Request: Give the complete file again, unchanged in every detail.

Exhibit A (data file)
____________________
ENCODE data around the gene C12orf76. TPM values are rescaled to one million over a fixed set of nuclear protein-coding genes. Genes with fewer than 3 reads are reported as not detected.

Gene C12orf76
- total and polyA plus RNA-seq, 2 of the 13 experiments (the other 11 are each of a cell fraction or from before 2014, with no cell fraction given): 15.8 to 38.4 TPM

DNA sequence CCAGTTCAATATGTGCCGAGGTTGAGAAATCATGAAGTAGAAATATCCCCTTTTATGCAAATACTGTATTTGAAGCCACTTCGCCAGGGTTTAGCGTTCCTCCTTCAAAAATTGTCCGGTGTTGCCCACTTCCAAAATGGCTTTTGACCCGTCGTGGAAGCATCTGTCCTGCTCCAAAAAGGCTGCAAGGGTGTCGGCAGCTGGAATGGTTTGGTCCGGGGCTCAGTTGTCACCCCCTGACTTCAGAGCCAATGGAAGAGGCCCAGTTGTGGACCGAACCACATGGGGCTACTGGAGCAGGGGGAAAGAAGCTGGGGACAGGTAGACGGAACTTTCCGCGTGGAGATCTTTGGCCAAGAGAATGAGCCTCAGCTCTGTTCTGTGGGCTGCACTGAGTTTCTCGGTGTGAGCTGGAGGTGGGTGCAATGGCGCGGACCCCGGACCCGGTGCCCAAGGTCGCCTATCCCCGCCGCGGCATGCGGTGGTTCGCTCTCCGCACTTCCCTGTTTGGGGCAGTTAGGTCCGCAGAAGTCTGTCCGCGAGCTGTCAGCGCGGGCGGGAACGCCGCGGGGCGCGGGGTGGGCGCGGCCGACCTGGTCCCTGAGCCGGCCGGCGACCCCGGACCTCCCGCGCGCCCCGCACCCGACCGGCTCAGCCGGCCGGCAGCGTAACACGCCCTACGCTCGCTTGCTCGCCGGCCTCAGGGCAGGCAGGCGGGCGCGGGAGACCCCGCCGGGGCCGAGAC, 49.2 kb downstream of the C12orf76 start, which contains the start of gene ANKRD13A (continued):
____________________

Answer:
ENCODE data around the gene C12orf76. TPM values are rescaled to one million over a fixed set of nuclear protein-coding genes. Genes with fewer than 3 reads are reported as not detected.

Gene C12orf76
- total and polyA plus RNA-seq, 2 of the 13 experiments (the other 11 are each of a cell fraction or from before 2014, with no cell fraction given): 15.8 to 38.4 TPM

DNA sequence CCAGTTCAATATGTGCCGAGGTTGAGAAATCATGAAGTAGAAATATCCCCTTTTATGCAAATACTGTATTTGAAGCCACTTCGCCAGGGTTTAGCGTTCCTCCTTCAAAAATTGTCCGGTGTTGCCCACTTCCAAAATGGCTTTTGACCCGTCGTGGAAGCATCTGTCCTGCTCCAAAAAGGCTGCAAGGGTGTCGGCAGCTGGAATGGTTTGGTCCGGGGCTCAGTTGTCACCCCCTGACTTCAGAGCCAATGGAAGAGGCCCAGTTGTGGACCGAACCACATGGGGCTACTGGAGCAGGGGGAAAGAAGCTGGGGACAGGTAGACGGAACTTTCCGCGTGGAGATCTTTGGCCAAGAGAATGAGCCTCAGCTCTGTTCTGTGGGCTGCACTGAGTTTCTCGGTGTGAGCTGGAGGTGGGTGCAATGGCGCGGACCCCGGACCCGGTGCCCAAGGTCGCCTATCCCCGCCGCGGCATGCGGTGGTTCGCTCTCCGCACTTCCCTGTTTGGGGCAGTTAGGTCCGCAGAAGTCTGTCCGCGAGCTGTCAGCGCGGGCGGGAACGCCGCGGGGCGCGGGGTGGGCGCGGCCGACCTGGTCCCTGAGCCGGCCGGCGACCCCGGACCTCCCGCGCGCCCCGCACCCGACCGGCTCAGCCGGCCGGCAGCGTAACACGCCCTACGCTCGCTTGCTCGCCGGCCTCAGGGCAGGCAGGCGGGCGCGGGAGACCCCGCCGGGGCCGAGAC, 49.2 kb downstream of the C12orf76 start, which contains the start of gene ANKRD13A (continued):